University of Cambridge > > Biological Anthropology Seminar Series > Kinship and sex-biased parental investment among the Mosuo of Southwest China

Kinship and sex-biased parental investment among the Mosuo of Southwest China

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The Mosuo of Southwest China are the only society to practice both patrilineal and matrilineal kinship as distinct modes of inheritance and descent. In this talk, I explore variation in kinship practices and parental investment in relation to subsistence base and market integration among patrilineal and matrilineal Mosuo. I show that tourism is associated with departures from normative matrilineal behaviors, including differences in fathers’ investments in their children and that mode of inheritance is associated with modest preferences for sons in patrilineal areas and for daughters in matrilineal areas. Using the lens of behavioral ecology, I advocate for a more nuanced depiction of Mosuo kinship practices than has often been provided and for recognition of the material, in addition to cultural, contributions to divergent behaviors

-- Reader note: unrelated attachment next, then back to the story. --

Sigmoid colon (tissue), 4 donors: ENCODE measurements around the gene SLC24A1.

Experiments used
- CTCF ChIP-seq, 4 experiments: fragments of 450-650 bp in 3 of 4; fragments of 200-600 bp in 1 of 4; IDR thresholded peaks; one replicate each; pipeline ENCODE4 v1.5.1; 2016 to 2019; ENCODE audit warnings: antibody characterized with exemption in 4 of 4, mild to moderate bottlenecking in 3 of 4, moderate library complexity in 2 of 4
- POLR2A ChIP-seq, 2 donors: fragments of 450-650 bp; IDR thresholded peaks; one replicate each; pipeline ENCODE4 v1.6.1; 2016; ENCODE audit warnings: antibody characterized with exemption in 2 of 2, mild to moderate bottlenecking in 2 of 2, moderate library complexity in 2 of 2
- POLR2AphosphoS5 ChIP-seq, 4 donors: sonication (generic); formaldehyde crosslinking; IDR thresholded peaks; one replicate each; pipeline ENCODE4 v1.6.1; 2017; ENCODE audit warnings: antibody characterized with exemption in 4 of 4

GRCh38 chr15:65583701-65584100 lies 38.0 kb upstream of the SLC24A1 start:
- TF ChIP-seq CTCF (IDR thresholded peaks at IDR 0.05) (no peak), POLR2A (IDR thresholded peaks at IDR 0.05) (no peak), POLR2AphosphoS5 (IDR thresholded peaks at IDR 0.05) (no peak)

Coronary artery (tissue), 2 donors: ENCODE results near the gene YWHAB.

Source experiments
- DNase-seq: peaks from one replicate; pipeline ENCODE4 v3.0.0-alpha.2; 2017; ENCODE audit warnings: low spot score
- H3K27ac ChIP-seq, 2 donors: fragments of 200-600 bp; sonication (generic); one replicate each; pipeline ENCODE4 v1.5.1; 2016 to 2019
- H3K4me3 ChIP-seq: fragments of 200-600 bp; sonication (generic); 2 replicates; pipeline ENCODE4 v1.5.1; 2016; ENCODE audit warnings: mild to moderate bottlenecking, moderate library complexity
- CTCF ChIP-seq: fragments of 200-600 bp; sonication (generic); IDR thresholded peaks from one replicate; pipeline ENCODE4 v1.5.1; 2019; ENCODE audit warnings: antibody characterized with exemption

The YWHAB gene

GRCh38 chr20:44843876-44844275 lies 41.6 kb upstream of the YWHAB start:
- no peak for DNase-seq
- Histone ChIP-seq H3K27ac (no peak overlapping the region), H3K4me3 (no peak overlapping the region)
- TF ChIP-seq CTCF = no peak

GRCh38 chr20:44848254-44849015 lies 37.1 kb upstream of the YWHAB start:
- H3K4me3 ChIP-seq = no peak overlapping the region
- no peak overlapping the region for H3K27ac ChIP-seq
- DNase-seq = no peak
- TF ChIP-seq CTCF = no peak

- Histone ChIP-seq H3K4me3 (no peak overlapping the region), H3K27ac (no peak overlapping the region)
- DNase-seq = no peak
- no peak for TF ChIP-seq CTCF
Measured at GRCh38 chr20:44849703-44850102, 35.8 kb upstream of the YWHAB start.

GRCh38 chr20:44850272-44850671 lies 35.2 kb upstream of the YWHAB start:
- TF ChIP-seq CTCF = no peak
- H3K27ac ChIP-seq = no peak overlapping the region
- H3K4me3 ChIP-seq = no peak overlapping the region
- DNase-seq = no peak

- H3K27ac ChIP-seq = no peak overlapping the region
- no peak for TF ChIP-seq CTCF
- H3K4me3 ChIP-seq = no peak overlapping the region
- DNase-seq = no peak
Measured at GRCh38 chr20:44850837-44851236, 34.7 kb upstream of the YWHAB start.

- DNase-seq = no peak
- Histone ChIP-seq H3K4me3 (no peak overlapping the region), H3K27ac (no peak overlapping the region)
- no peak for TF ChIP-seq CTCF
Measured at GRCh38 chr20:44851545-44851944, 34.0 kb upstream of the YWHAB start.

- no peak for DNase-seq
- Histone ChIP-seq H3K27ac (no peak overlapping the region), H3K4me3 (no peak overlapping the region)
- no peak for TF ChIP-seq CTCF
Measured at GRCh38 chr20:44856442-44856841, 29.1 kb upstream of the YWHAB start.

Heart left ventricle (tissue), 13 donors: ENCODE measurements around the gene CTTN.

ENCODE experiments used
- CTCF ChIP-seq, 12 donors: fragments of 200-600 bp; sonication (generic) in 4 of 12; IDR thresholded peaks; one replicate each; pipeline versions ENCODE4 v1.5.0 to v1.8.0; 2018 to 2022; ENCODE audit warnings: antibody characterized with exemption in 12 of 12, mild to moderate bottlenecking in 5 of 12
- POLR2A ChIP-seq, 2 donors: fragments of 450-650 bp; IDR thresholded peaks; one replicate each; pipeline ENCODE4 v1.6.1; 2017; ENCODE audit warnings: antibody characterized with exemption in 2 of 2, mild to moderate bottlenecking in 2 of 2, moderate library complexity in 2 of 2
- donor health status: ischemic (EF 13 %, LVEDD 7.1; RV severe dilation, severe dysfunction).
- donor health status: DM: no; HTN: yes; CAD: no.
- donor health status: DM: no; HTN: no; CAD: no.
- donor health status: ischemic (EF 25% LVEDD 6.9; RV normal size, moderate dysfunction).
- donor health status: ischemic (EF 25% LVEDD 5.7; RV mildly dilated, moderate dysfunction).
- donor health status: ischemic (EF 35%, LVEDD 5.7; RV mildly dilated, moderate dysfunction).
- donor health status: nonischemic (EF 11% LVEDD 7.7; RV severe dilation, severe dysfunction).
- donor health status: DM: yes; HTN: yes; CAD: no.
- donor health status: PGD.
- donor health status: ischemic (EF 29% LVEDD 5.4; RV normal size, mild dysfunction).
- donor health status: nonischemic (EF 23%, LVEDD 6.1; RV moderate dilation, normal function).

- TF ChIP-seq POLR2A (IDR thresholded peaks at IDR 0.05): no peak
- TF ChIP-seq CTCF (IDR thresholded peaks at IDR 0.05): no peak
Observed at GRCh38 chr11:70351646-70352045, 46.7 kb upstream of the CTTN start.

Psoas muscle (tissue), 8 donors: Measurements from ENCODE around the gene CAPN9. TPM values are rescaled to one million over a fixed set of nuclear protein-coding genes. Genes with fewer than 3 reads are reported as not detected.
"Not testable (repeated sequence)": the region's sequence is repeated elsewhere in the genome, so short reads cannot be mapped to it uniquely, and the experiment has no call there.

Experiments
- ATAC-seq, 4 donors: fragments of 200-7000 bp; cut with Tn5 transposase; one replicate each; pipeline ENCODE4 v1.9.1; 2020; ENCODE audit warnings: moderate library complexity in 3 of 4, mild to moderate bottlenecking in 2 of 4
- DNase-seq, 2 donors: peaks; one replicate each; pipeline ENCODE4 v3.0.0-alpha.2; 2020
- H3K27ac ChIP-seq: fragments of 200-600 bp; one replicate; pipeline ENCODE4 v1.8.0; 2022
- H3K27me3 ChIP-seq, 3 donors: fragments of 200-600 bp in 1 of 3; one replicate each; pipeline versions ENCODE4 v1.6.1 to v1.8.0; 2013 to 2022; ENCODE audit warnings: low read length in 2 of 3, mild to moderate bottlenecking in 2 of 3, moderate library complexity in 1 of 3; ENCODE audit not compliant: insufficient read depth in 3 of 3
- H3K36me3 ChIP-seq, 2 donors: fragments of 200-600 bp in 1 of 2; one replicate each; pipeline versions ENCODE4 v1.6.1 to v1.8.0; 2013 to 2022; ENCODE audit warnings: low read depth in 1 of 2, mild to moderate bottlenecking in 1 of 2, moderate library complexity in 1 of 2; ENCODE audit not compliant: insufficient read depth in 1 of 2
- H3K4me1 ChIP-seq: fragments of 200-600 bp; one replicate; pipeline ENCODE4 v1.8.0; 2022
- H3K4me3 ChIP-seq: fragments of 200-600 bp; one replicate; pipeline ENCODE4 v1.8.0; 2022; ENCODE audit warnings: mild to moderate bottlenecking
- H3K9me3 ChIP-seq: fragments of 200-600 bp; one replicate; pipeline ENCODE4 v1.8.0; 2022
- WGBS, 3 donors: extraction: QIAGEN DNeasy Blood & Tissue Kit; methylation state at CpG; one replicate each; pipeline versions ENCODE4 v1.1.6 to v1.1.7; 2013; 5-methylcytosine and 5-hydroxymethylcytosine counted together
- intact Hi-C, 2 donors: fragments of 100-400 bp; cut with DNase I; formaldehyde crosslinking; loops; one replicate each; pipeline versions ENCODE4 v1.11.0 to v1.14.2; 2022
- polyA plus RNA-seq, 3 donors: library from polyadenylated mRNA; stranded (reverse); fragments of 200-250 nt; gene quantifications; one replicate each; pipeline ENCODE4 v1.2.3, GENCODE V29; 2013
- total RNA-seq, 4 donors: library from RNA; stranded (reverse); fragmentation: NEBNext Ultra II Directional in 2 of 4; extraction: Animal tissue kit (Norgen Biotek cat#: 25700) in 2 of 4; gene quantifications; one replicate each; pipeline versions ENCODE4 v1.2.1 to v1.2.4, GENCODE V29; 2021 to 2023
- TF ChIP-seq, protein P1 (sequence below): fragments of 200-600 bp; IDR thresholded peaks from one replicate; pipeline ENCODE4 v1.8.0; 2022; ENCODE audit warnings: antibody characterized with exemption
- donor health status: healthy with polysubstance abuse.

This talk is part of the Biological Anthropology Seminar Series series.

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